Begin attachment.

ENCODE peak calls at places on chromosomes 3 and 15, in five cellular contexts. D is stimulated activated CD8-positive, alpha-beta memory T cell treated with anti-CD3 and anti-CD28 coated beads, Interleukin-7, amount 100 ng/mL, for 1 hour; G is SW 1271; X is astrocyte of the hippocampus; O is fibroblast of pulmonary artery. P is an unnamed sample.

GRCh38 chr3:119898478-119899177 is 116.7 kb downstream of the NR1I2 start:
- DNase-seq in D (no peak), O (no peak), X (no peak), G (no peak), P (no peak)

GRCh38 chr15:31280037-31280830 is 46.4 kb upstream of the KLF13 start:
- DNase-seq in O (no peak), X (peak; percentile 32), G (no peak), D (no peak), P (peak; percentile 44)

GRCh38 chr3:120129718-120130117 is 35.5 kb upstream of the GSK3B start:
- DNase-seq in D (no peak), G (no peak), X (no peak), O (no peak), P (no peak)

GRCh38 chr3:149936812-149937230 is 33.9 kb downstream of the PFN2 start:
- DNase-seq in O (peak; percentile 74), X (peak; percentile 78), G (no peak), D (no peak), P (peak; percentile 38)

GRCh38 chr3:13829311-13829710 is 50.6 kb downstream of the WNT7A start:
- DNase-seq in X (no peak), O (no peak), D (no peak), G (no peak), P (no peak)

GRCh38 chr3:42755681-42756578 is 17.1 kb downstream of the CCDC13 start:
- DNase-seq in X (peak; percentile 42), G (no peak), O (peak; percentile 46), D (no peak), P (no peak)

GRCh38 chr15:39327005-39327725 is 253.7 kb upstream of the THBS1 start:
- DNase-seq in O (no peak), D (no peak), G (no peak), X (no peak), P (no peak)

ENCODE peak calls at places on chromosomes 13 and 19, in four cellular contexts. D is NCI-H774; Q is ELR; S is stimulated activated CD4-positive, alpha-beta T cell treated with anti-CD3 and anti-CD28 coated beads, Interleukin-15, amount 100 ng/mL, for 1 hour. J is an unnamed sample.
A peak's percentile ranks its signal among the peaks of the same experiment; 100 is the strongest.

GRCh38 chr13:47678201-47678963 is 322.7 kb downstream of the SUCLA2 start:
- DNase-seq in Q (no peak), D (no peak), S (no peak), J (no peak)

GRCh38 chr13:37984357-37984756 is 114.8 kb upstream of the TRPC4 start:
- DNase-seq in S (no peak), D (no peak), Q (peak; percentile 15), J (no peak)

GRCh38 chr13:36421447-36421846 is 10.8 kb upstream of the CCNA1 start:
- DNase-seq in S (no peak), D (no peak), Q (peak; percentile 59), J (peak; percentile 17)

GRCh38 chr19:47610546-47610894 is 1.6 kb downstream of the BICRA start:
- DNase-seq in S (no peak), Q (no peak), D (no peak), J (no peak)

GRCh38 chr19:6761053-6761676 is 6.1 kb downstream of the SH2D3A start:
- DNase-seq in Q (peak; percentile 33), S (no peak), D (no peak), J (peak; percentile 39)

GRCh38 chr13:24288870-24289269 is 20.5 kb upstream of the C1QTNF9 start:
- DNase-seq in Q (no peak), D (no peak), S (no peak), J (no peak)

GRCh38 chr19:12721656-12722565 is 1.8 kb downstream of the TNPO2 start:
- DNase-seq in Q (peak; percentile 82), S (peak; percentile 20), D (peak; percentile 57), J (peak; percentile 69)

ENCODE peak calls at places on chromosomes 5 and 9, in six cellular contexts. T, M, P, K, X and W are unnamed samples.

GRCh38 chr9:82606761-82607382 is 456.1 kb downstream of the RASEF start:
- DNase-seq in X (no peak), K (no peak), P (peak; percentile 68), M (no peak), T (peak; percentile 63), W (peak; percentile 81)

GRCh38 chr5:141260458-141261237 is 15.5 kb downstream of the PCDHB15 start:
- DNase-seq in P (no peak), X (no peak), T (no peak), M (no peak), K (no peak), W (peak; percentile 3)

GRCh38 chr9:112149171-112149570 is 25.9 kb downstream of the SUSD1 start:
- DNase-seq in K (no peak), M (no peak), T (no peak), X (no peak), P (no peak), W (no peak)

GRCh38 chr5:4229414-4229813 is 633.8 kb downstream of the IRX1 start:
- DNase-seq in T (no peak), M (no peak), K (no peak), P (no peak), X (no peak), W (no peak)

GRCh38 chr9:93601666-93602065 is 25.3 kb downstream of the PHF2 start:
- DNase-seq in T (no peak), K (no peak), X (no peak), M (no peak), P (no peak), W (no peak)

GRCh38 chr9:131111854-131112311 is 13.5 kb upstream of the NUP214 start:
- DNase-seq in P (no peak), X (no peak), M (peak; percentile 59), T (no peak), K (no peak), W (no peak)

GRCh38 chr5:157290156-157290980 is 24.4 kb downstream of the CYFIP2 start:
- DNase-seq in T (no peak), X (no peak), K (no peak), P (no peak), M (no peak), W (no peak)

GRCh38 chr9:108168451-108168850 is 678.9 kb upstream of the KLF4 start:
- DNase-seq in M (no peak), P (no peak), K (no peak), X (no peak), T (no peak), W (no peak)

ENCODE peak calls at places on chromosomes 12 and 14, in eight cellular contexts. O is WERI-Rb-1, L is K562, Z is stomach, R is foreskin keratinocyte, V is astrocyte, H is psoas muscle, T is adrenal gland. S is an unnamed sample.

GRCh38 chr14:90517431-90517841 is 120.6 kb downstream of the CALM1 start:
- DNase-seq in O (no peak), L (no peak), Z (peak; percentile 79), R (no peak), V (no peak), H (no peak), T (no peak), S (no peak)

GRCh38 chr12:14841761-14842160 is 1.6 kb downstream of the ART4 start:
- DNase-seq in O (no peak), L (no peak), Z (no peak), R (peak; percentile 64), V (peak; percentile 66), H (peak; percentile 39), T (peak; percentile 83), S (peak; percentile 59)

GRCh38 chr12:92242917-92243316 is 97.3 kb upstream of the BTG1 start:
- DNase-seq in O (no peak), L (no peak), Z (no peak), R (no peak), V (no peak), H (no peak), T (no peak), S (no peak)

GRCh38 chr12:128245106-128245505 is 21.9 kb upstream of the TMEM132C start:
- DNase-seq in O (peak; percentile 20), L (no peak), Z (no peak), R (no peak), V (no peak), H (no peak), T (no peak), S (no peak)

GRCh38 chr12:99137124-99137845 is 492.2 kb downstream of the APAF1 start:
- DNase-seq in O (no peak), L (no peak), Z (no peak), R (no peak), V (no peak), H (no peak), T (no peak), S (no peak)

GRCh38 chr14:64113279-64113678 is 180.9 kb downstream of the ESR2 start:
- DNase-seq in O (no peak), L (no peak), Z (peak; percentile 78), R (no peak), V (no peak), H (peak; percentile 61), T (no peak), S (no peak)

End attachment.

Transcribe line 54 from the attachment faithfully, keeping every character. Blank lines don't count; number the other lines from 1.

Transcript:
GRCh38 chr12:92242917-92243316 is 97.3 kb upstream of the BTG1 start: